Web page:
Spring is a big deal in Central and Eastern Europe. That’s not only because many of these countries were once pagan, but also because they have to put up with a long, dark winter. So when spring finally comes around, people are ready to celebrate. Most spring festivals in Central and Easter Europe involve burning or drowning an effigy of a witch that represents winter. These ancient rites are still a thrill to see today. But there are also some very notable music festivals that take place as the weather warms up. So let’s take a closer look at both!
The Czech Republic and Slovakia
The Czech Republic and Slovakia were once a single country, so it’s no surprise that they have similar spring festivals. Both countries recognize the figure of Morena, the Slavic goddess of death and winter. It’s her effigy you’ll see burned in countless spring celebrations here, from the smallest village to the biggest city.
On the last day of April, locals get together for a parade which ends in a park or field where a big bonfire blazes. Expect sausages cooked on open flames, and plenty of wine and beer. It’s a party that can continue long into the night. After all, spring only comes once a year!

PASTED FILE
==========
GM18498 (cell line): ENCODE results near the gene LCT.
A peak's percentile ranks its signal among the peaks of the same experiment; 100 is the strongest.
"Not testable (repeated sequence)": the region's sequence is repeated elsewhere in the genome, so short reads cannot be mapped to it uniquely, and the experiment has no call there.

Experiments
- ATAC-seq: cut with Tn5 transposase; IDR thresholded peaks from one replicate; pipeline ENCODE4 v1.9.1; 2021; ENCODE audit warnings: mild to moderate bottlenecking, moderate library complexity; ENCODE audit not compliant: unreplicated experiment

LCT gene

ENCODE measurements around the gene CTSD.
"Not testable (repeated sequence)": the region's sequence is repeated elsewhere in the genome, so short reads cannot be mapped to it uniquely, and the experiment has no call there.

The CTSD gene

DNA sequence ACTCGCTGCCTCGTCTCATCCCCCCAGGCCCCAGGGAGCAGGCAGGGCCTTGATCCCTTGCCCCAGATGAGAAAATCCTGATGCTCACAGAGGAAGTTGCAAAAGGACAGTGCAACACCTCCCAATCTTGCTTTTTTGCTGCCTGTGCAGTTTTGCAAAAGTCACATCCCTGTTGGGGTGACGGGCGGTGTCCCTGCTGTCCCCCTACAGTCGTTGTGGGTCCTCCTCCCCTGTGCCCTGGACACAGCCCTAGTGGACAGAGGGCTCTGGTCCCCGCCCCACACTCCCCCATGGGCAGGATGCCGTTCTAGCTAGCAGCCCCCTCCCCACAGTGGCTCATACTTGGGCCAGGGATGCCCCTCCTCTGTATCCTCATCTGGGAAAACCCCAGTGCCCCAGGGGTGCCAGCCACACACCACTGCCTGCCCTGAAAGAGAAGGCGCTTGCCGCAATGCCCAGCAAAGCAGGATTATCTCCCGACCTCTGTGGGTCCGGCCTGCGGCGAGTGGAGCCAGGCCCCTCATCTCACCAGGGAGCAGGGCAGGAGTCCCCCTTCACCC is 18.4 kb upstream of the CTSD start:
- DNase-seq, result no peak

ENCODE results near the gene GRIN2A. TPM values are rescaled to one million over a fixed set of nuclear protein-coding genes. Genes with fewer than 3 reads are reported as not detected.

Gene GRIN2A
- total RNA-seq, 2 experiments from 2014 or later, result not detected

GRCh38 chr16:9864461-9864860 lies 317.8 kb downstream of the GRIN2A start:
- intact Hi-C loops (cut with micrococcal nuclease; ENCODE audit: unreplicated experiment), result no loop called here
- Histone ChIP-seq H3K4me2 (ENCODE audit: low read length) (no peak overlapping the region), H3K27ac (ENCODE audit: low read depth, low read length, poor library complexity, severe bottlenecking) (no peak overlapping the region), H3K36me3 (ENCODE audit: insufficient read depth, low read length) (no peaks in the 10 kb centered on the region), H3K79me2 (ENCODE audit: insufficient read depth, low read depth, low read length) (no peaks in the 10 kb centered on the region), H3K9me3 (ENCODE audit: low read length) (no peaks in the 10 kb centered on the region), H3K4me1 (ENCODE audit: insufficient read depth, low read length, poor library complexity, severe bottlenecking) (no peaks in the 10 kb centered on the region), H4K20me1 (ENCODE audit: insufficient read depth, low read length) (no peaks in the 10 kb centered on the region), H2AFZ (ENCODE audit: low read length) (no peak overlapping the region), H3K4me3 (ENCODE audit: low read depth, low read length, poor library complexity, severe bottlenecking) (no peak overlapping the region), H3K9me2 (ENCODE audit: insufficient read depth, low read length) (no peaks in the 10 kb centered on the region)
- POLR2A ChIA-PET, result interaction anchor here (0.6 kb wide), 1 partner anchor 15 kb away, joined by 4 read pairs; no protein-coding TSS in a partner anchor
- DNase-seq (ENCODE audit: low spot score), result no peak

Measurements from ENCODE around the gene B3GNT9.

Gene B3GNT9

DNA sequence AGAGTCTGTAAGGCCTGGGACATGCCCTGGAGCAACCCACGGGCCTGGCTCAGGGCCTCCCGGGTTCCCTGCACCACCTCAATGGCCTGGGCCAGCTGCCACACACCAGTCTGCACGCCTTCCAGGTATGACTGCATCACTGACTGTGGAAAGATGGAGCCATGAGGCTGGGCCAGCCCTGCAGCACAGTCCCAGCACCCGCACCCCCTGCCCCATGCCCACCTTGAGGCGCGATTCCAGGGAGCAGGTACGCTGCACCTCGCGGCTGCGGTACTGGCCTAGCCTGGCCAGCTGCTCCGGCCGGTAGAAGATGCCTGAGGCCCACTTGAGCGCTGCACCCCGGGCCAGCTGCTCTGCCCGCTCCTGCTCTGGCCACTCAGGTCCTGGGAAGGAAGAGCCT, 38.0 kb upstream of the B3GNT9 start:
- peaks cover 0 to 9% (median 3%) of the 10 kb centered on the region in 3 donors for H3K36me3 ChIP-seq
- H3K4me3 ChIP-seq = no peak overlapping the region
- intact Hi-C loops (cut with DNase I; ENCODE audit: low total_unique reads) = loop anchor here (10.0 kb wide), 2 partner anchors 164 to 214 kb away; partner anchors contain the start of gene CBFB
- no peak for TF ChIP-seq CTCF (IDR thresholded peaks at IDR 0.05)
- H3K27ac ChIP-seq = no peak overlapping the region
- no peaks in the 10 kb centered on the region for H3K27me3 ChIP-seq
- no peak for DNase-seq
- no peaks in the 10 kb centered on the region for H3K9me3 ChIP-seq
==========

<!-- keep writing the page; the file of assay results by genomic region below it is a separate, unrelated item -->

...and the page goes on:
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In Estonia, they call their spring celebration Suvisted, which comes from the word for summer. It’s a big party with plenty of dancing, singing and homemade food. Even in the capital you might see people dressed in folk costumers and celebrating in parks and backyards. But in villages and the countryside they really go all-out for this spring festival.
Many farming communities in Estonia still depend on good weather to grow crops, so once you get out of the bigger cities you’ll see whole villages celebrating the coming of spring in their own special way. Prepare to sing and dance!
Walpurgisnacht is the famous German party packed with witches and gods. The festival takes place at the end of April and generally consists of bonfires and parades, especially in the villages. Costumes, facepaint, mulled wine and plenty of pranks and fun are the main attractions.